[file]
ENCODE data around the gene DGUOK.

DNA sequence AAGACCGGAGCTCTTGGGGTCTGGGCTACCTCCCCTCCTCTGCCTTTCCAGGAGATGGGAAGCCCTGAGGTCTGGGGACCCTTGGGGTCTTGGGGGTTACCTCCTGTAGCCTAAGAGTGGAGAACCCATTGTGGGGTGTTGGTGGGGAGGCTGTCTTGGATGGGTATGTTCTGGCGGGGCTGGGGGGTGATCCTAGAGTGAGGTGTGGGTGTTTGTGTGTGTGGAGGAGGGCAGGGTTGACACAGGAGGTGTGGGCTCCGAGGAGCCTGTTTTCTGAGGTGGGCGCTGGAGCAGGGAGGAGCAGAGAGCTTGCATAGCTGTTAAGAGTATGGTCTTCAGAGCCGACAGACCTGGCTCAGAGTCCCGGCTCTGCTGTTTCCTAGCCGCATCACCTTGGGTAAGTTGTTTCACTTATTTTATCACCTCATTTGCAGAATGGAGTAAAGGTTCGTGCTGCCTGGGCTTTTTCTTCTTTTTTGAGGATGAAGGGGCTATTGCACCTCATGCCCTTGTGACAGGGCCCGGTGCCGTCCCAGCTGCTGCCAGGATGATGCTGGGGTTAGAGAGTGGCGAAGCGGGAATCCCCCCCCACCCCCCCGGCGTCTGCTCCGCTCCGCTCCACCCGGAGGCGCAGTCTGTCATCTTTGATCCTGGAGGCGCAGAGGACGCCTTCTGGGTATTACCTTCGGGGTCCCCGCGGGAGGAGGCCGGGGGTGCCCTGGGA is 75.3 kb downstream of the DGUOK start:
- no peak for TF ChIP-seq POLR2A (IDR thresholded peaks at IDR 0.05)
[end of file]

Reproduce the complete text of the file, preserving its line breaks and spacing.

ENCODE data around the gene DGUOK.

DNA sequence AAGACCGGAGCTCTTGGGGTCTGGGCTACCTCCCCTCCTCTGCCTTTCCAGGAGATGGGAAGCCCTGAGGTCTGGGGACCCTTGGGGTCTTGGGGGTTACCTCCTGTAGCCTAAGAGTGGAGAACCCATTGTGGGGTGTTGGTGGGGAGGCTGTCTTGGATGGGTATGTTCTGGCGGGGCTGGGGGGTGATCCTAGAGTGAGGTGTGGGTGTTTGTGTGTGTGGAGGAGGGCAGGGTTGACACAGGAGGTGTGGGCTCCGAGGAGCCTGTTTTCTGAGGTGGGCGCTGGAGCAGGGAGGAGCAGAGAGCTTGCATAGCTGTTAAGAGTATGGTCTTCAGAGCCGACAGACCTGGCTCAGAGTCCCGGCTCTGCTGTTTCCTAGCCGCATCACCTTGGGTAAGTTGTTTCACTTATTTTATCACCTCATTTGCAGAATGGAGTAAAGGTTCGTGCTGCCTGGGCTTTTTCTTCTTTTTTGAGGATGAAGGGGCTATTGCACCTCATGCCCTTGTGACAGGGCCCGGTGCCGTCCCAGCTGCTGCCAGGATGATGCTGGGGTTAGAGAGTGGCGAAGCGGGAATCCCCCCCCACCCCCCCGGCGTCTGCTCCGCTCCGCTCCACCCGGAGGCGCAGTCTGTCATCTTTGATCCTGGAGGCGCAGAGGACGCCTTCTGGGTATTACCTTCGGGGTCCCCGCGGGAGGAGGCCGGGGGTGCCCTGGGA is 75.3 kb downstream of the DGUOK start:
- no peak for TF ChIP-seq POLR2A (IDR thresholded peaks at IDR 0.05)